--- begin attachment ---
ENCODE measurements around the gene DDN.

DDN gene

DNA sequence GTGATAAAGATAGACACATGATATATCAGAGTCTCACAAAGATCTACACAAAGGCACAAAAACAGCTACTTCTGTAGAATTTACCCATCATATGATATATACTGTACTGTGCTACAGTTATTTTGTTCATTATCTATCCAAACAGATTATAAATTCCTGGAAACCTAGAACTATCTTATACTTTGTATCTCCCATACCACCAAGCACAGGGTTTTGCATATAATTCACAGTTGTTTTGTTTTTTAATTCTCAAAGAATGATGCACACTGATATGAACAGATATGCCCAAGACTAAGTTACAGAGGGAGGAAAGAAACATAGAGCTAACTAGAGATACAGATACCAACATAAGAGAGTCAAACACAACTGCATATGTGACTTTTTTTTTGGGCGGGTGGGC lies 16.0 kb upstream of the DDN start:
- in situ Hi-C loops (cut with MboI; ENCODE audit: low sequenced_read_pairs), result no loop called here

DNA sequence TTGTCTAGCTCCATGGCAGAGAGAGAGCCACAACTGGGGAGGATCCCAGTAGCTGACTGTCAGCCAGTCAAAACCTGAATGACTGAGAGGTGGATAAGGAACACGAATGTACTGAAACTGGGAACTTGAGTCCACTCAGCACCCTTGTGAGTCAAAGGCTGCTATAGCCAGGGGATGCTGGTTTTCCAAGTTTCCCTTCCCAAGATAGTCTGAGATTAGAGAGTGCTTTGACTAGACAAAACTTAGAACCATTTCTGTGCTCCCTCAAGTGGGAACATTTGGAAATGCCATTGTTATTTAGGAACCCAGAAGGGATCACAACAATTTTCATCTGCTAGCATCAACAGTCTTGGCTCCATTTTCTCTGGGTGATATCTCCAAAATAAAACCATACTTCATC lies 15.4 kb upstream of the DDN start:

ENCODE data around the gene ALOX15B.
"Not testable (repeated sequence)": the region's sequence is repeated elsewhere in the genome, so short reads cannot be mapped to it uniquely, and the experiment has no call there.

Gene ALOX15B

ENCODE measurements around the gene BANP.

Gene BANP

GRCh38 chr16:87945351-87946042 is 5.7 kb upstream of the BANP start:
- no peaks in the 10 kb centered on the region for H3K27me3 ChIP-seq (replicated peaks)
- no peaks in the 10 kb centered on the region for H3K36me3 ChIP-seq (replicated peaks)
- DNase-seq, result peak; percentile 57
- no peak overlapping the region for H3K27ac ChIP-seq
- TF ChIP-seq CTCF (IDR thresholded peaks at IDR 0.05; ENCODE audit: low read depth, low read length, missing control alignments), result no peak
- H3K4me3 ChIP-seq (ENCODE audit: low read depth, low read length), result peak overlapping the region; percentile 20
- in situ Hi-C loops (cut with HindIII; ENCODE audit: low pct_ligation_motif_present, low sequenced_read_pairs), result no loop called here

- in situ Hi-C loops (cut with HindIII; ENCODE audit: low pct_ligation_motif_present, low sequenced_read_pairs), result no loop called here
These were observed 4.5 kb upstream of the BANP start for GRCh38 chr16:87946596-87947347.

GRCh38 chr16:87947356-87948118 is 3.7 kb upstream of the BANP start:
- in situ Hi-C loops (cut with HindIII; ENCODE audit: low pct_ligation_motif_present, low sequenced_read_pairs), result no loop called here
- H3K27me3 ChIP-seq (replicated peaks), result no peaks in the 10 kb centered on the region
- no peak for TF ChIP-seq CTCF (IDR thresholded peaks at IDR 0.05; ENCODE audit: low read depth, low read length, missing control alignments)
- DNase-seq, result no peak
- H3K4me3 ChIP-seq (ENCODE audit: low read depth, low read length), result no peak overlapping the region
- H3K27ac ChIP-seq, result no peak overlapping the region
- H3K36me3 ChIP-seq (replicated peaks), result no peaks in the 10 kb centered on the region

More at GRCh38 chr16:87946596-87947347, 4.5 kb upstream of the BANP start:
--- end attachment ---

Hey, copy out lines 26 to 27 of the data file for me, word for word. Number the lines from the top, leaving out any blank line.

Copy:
- H3K4me3 ChIP-seq (ENCODE audit: low read depth, low read length), result no peak overlapping the region
- H3K27ac ChIP-seq, result no peak overlapping the region